This week divers from different coastal communities around the world wrapped the bright yellow crime-scene tape around dead coral reefs in a series of underwater dives.
The divers, associated with the climate change advocacy group 350.org, went underwater marking dead coral reefs in Samoa, the Australian Great Barrier Reef, and the Andaman Islands to bring attention to the “worst mass coral bleaching in recorded history” and blamed the “reckless behavior of Exxon and fossil fuel companies” for the damage and for posing a hindrance to the work of climate change activists.
“The rapid death of so much coral worldwide this year is a tragedy for the people who depend on these ecosystems. It’s made more hideous by the fact that it could have been prevented, had Exxon and its ilk simply told the truth about climate change when they knew it,” 350.org’s senior advisor and co-founder Bill McKibben said in a statement. “It’s not hyperbole to say they killed the reef; it’s just physics and biology.”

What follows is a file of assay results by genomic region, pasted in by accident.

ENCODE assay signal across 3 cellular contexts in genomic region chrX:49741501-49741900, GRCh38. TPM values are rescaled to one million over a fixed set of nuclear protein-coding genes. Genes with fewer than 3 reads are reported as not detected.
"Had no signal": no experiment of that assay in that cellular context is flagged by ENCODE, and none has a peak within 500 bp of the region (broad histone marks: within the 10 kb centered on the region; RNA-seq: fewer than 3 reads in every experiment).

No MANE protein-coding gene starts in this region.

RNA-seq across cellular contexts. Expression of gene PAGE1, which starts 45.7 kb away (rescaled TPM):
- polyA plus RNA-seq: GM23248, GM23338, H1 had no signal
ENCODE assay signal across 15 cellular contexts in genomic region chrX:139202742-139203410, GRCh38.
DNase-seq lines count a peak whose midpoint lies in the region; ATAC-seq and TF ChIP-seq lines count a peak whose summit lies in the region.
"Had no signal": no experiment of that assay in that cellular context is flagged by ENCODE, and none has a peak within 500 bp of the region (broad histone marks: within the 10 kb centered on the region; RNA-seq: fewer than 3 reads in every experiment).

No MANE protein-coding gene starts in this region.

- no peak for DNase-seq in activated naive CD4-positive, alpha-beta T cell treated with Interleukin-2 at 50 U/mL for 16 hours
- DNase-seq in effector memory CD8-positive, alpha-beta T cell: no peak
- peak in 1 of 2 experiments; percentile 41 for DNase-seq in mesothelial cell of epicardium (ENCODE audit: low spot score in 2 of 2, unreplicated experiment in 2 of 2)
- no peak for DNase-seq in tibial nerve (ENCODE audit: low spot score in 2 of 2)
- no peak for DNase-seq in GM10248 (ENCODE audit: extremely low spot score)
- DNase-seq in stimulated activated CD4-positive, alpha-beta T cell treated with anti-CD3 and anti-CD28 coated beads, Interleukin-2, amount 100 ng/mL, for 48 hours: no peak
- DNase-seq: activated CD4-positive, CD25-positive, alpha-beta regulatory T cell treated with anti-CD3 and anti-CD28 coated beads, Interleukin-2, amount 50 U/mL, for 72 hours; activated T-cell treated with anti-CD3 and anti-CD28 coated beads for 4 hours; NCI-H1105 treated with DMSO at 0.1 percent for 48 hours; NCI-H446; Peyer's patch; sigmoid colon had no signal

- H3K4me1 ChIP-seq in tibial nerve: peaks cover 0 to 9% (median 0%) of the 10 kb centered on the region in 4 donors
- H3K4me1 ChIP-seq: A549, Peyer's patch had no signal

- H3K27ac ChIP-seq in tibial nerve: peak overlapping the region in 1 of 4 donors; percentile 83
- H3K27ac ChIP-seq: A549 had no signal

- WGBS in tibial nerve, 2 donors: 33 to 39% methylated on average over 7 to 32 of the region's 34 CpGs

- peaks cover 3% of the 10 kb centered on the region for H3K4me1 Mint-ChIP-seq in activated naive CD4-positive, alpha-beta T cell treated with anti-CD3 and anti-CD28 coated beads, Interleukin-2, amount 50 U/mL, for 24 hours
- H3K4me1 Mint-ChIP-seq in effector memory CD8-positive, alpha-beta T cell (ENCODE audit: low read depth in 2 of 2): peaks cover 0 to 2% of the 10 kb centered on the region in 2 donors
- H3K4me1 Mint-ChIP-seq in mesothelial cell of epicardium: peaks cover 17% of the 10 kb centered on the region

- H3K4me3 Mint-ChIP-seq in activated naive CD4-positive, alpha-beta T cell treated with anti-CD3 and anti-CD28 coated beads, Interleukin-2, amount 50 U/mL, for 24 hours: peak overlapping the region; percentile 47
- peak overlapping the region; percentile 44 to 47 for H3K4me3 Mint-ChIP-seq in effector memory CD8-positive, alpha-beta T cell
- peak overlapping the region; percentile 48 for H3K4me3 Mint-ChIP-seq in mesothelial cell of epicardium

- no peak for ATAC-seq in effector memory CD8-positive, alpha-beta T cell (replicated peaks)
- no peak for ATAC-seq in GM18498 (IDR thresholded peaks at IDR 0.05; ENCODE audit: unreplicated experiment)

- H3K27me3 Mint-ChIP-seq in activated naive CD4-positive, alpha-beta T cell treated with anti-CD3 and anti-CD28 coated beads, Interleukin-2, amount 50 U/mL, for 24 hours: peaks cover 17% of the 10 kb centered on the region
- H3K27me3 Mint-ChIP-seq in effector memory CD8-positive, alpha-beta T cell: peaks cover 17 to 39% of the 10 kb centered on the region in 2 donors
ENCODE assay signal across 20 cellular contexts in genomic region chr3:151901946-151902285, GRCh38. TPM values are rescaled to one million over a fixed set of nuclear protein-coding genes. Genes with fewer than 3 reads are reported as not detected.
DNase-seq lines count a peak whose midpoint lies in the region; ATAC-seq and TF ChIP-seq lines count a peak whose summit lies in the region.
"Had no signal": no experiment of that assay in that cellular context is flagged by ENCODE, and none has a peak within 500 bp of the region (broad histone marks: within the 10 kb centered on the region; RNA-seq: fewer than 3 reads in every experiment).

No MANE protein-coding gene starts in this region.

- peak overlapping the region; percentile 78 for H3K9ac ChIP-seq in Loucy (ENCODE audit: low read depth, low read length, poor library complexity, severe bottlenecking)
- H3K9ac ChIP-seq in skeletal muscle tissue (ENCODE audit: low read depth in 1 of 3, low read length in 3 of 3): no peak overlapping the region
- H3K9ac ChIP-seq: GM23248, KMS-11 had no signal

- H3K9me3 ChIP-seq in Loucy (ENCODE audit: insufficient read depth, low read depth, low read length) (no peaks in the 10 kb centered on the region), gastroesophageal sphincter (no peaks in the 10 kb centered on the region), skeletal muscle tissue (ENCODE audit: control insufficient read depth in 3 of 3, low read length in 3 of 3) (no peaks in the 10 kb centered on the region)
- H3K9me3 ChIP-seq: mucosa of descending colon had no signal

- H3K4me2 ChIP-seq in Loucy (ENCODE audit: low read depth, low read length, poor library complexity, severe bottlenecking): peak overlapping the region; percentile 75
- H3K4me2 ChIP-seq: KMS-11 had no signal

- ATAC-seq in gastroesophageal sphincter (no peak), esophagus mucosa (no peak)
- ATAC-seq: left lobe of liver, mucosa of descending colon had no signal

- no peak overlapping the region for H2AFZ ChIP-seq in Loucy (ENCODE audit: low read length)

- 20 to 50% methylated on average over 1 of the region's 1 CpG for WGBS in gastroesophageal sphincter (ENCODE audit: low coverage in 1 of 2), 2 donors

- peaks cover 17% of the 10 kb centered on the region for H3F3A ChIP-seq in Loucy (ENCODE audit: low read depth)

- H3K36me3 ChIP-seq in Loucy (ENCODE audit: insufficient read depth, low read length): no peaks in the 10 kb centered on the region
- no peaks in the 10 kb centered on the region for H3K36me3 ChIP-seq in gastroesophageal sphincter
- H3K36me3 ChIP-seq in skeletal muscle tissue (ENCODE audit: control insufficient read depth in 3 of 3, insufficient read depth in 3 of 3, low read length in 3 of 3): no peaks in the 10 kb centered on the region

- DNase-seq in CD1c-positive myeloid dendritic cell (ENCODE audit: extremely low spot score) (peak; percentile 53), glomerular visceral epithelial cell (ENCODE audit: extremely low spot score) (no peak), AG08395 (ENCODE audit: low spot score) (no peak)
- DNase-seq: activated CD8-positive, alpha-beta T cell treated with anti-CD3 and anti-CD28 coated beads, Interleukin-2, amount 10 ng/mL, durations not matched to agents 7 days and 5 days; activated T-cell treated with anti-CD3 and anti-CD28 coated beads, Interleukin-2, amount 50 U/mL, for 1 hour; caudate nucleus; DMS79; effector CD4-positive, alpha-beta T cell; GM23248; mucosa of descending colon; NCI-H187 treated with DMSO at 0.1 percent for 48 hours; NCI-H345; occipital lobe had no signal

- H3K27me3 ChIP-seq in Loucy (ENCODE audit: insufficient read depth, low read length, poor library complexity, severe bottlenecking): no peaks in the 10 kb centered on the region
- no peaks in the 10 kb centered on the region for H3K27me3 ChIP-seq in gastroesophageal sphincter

The divers held signs underwater that read #ExxonKnew referring to the 2015 investigative report by non-profit climate change news organization Inside Climate News. The report found that Exxon’s own research decades ago revealed the ill effects of global warming and the company buried the information, creating doubt about the existence of climate change, which its own scientists confirmed.
The climate change advocacy group accused Exxon of “pouring resources to actively deceive the public by funding climate denial groups, recommending against climate shareholder resolutions, and obstructing climate action.”
“We need to remember that there’s nothing natural about this horror. It was caused, as so many crimes are, by greed. And that greed is ongoing – Exxon continues to search for more hydrocarbons, and to reject even modest changes to its policies,” McKibben wrote in the Guardian Wednesday.
“That’s why we’re wrapping crime scene tape this week around those bleached coral heads, those dead staghorns. That’s why we’re taking crime scene photos with underwater cameras. That’s why we’re protesting on the reefs. We’re not going to let them get away with murder.”